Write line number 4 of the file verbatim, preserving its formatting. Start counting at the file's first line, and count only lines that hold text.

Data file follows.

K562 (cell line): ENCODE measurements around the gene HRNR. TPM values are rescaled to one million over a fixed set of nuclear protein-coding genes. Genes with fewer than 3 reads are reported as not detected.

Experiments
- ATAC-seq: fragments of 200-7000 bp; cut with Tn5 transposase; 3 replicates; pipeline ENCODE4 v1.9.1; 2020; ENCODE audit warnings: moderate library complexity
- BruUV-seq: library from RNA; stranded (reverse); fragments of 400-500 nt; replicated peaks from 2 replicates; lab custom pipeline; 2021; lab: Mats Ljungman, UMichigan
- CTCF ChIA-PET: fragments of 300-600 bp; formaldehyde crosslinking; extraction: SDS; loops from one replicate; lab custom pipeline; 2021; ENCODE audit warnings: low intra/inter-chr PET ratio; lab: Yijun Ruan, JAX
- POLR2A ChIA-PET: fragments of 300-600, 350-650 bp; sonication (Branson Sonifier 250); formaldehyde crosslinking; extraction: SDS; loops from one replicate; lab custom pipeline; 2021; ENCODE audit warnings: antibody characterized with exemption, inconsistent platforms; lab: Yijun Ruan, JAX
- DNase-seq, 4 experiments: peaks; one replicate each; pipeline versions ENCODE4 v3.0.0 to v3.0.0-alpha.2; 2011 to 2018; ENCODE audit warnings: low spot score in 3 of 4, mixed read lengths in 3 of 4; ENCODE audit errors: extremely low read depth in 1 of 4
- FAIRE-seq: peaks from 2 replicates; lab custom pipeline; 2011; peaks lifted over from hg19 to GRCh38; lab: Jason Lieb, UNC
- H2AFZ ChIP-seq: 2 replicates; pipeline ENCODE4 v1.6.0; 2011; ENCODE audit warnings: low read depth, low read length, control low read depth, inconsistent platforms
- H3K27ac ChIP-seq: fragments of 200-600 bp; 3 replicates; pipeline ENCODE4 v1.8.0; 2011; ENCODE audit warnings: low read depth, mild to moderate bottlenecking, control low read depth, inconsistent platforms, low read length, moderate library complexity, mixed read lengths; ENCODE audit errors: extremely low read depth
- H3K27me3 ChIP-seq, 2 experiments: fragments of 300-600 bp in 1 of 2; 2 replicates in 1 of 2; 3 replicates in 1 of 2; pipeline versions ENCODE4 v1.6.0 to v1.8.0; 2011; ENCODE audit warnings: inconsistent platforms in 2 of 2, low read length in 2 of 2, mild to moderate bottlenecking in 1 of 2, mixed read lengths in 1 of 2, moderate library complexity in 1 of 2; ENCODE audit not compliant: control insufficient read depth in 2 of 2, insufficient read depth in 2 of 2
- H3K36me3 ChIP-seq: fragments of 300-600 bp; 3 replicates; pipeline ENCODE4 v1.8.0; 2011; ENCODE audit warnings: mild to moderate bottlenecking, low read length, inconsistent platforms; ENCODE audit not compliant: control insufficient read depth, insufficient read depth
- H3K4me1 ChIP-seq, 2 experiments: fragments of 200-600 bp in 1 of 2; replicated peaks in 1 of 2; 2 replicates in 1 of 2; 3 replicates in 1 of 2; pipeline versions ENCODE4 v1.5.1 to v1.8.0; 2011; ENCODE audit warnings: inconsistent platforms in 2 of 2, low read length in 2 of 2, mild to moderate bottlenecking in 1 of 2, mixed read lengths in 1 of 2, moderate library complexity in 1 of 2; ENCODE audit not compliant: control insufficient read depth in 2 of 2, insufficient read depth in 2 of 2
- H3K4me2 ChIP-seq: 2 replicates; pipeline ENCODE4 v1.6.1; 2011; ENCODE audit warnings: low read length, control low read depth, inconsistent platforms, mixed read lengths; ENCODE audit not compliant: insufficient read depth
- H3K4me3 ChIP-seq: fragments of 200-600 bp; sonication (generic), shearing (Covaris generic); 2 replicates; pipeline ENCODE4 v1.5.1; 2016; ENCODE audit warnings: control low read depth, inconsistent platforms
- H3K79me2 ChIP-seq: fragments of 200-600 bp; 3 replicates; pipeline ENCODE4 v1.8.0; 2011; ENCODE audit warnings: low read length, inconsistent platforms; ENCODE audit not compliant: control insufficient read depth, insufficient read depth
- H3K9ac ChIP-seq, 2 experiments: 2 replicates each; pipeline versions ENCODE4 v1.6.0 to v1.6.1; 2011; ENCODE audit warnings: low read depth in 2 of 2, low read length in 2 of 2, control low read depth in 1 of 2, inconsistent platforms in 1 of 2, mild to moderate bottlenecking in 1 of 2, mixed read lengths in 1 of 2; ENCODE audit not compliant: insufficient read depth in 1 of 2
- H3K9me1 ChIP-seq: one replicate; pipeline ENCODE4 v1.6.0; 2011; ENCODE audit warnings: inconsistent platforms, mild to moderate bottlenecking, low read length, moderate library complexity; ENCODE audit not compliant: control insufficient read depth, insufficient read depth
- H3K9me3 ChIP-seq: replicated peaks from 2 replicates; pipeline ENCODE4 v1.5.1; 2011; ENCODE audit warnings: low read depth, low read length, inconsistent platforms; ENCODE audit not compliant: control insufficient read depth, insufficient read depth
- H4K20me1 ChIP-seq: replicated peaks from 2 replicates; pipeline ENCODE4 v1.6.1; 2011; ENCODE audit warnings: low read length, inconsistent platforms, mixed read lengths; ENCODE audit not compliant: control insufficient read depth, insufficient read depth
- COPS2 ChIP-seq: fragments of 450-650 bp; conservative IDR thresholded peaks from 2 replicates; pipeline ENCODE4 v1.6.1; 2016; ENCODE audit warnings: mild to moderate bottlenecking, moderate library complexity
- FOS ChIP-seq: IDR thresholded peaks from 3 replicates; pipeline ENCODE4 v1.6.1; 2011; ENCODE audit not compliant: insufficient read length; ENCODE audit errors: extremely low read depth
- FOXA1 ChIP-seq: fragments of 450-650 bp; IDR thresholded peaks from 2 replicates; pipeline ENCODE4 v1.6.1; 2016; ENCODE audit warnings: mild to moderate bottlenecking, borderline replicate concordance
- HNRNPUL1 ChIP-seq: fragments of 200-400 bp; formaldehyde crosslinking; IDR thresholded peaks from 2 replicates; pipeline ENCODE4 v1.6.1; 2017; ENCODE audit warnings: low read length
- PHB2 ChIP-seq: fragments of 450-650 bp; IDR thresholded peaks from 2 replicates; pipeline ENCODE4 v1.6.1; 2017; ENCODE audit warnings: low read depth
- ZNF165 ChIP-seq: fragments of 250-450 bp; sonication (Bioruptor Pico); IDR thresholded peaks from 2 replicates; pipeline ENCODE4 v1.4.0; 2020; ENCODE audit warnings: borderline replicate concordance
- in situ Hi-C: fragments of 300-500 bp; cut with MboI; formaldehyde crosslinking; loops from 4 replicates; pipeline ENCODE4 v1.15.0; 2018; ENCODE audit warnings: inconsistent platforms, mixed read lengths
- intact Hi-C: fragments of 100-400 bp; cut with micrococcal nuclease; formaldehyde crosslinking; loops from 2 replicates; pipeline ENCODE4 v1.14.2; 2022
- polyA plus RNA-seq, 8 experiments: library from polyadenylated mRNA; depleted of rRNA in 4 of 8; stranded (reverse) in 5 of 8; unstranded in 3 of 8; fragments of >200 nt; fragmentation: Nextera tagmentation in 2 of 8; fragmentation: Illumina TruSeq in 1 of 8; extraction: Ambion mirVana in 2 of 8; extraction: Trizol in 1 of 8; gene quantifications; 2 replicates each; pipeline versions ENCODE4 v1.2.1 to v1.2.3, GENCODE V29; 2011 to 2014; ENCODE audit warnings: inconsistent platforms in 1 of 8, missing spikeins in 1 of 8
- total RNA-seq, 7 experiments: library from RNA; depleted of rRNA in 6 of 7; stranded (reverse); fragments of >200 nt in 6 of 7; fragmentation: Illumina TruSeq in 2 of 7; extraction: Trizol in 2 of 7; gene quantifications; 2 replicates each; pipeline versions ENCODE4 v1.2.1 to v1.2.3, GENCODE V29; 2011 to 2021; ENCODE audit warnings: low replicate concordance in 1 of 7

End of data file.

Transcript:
- BruUV-seq: library from RNA; stranded (reverse); fragments of 400-500 nt; replicated peaks from 2 replicates; lab custom pipeline; 2021; lab: Mats Ljungman, UMichigan